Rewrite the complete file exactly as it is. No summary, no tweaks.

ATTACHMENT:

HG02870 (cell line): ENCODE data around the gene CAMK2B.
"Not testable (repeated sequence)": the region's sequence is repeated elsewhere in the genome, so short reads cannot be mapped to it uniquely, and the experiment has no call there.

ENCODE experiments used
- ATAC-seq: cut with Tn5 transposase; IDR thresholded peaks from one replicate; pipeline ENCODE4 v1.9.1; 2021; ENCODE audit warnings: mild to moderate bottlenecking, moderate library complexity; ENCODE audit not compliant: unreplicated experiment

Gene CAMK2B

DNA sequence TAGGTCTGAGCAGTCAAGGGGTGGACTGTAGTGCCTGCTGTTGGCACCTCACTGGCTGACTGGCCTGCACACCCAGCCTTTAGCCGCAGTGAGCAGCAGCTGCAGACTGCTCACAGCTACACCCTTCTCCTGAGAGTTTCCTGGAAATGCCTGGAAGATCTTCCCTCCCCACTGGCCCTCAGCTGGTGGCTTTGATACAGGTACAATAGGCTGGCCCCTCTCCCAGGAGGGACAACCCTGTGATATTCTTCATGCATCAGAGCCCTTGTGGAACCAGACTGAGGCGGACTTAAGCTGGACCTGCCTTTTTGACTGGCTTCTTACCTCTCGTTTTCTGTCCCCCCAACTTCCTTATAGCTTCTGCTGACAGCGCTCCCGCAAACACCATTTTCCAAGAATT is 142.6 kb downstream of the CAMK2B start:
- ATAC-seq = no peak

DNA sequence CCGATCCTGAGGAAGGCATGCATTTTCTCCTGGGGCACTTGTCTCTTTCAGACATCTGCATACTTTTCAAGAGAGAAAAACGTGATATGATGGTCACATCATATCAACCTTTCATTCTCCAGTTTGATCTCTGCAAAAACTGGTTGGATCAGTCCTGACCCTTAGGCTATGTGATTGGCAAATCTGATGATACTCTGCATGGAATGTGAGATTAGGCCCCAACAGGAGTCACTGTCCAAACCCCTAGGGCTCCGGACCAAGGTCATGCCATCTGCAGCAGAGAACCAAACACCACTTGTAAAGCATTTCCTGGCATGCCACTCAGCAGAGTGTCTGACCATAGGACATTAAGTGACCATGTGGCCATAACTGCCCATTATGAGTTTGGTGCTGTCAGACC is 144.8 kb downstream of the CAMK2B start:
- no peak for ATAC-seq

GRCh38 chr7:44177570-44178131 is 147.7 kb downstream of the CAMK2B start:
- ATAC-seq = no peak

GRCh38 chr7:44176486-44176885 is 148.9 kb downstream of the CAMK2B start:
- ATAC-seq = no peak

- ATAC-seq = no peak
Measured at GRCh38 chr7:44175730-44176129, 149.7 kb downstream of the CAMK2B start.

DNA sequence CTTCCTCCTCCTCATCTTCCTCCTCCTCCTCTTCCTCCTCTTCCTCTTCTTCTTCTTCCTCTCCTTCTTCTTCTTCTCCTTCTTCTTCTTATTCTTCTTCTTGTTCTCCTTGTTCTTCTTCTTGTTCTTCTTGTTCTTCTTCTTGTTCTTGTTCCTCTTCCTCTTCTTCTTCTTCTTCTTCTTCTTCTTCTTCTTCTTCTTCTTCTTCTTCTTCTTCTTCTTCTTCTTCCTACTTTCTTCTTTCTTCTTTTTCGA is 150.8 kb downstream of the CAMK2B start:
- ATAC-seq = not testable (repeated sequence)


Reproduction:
HG02870 (cell line): ENCODE data around the gene CAMK2B.
"Not testable (repeated sequence)": the region's sequence is repeated elsewhere in the genome, so short reads cannot be mapped to it uniquely, and the experiment has no call there.

ENCODE experiments used
- ATAC-seq: cut with Tn5 transposase; IDR thresholded peaks from one replicate; pipeline ENCODE4 v1.9.1; 2021; ENCODE audit warnings: mild to moderate bottlenecking, moderate library complexity; ENCODE audit not compliant: unreplicated experiment

Gene CAMK2B

DNA sequence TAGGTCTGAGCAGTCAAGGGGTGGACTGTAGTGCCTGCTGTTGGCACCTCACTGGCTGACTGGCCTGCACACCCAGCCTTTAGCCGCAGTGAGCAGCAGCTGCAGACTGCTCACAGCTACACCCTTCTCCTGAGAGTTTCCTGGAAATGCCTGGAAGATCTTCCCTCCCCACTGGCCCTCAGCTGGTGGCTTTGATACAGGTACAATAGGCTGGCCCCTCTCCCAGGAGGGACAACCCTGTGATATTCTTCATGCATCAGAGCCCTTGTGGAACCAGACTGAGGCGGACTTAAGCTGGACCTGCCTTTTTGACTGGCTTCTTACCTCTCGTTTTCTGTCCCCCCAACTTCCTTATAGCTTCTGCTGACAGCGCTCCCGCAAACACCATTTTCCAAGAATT is 142.6 kb downstream of the CAMK2B start:
- ATAC-seq = no peak

DNA sequence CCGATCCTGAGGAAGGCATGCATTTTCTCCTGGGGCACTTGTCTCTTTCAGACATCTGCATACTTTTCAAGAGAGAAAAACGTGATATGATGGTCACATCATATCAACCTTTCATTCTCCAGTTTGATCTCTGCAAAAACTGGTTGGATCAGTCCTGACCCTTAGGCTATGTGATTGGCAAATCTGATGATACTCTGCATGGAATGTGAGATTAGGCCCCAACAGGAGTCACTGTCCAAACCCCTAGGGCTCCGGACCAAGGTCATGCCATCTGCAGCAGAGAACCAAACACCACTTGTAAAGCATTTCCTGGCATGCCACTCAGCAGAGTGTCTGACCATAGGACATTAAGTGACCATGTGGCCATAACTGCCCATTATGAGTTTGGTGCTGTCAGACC is 144.8 kb downstream of the CAMK2B start:
- no peak for ATAC-seq

GRCh38 chr7:44177570-44178131 is 147.7 kb downstream of the CAMK2B start:
- ATAC-seq = no peak

GRCh38 chr7:44176486-44176885 is 148.9 kb downstream of the CAMK2B start:
- ATAC-seq = no peak

- ATAC-seq = no peak
Measured at GRCh38 chr7:44175730-44176129, 149.7 kb downstream of the CAMK2B start.

DNA sequence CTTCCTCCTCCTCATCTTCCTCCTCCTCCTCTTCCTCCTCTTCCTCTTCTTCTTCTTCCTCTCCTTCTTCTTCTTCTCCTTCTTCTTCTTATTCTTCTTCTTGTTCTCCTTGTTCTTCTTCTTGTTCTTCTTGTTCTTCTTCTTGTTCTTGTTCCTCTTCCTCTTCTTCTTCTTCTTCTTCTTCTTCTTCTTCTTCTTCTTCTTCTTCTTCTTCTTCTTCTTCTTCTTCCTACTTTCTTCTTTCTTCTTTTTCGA is 150.8 kb downstream of the CAMK2B start:
- ATAC-seq = not testable (repeated sequence)